Instilling eye drops: The easy way!
By Dr. Roxanna Potter, FLTN Columnist
Many people require the use of eye drops, and for many different reasons. From over-the-counter drops to relieve dryness to prescription drops to treat eye diseases like glaucoma, eye drops can be beneficial to eye health in many ways. Unfortunately, putting drops in one’s eyes is not as easy for some people as it is for others. There are some easy methods, however, and instilling eye drops is something that even the most squeamish of patients can master.
Quite possibly the worst way to put drops in your eyes is to hold the dropper above your head and try to look at the drop as it falls into your eye. The success rate of this technique is very low, with drops often landing on cheeks, foreheads, noses, or on top of a closed/blinked lid. With prescription eye drops, it’s important to know that they made it into your eye for effective treatment, and with this method it’s difficult to know for sure.
A more effective method is to look directly into a mirror, just as if you were going to shave or put on eye makeup. Tilt your chin just slightly up, but keep looking straight at your eyes in the mirror. While watching in the mirror, use your non-dominant hand to gently pull down the lower lid of the eye you are going to put drops in first. Don’t pull too far down; you don’t want to turn the lid inside out, just enough to make a little pocket/reservoir. With your dominant hand, bring the dropper/bottle up to the level of your lower lid and tip it so that it is aiming vertically down into the lid pocket you’ve created (allowing gravity to pull the drops down to the tip). Carefully apply pressure to the middle of the bottle until a single drop falls into the lid pocket. Avoid touching the lid directly so as not to contaminate the bottle with any bacteria or dirt from your skin. You can then blink or close your eyes and the fluid will naturally spread across your eye.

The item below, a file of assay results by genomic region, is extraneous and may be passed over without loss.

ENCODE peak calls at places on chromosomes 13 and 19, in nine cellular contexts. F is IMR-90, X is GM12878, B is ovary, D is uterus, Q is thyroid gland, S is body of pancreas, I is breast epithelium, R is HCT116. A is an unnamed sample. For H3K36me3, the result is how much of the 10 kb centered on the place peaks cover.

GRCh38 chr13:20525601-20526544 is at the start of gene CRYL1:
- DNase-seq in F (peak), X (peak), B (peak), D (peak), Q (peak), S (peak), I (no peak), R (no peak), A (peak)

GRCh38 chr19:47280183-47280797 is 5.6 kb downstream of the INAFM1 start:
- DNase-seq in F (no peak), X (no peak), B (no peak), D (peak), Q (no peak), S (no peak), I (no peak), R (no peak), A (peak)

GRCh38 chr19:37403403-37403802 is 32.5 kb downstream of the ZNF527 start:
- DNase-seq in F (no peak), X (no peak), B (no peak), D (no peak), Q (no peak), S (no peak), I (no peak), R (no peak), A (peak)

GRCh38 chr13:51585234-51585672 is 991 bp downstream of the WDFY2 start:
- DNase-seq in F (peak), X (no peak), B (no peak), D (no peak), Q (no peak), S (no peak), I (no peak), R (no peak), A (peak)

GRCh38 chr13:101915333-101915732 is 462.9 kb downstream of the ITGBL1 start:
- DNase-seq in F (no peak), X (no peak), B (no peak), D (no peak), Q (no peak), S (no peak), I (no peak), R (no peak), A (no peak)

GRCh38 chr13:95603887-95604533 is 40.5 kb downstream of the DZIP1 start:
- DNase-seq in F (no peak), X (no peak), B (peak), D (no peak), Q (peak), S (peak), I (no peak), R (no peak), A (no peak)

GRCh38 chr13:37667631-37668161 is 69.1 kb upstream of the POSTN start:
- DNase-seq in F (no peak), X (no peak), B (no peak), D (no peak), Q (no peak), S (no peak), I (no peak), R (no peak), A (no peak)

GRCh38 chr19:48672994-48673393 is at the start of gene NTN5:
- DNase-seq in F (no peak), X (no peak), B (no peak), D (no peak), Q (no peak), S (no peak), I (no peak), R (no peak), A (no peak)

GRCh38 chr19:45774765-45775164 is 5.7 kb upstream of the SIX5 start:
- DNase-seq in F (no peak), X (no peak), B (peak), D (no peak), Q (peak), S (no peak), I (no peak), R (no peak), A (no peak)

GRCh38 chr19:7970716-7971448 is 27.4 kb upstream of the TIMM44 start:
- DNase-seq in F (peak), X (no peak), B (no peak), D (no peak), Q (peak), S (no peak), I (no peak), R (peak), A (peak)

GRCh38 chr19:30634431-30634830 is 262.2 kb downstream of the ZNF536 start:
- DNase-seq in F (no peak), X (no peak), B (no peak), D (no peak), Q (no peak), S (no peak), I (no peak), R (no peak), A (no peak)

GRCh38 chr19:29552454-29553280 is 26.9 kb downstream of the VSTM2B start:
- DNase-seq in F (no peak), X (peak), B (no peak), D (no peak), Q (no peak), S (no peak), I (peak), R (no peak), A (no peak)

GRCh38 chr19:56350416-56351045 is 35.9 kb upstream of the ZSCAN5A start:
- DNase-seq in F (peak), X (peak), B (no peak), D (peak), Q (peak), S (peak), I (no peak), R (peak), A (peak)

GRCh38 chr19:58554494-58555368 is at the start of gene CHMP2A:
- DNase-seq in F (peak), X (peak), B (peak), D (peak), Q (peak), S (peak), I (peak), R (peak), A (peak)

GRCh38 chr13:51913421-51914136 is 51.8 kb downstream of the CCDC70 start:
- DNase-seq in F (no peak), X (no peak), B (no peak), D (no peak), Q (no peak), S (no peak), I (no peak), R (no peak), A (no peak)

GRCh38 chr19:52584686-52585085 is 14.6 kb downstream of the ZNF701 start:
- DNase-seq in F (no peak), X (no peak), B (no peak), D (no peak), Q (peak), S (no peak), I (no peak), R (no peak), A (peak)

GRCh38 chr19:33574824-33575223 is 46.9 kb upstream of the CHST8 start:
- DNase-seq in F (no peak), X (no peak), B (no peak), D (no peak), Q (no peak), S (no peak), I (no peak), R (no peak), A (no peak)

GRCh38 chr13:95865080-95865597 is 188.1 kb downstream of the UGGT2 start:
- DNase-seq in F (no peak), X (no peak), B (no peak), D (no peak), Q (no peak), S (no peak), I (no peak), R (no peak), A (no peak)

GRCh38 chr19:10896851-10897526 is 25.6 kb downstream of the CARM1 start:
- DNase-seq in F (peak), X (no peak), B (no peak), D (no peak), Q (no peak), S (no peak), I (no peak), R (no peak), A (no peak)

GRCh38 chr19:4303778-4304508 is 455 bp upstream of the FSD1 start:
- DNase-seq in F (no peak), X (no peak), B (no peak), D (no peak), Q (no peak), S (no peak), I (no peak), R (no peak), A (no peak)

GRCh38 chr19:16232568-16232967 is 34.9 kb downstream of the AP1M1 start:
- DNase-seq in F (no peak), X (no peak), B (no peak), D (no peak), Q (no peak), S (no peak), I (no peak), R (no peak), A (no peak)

With this method you should be able to watch the drop enter your eye through the mirror, and without the fear or blink reflex causing your eyes to blink shut since the drop enters below your line of sight into the lid pocket. For extra absorption, applying gentle pressure to the corners of your eyes near the nose will temporarily block the tear drainage ducts and allow longer contact with your eyeballs. This is helpful particularly with prescription drops/medication, and may also reduce any undesirable taste or systemic introduction of the drops through drainage.
If you’re still having issues, stop by our office sometime for a quick demonstration in person, or ask your eye doctor. In my next column, I will explain another easy method for instilling drops into a child’s eyes.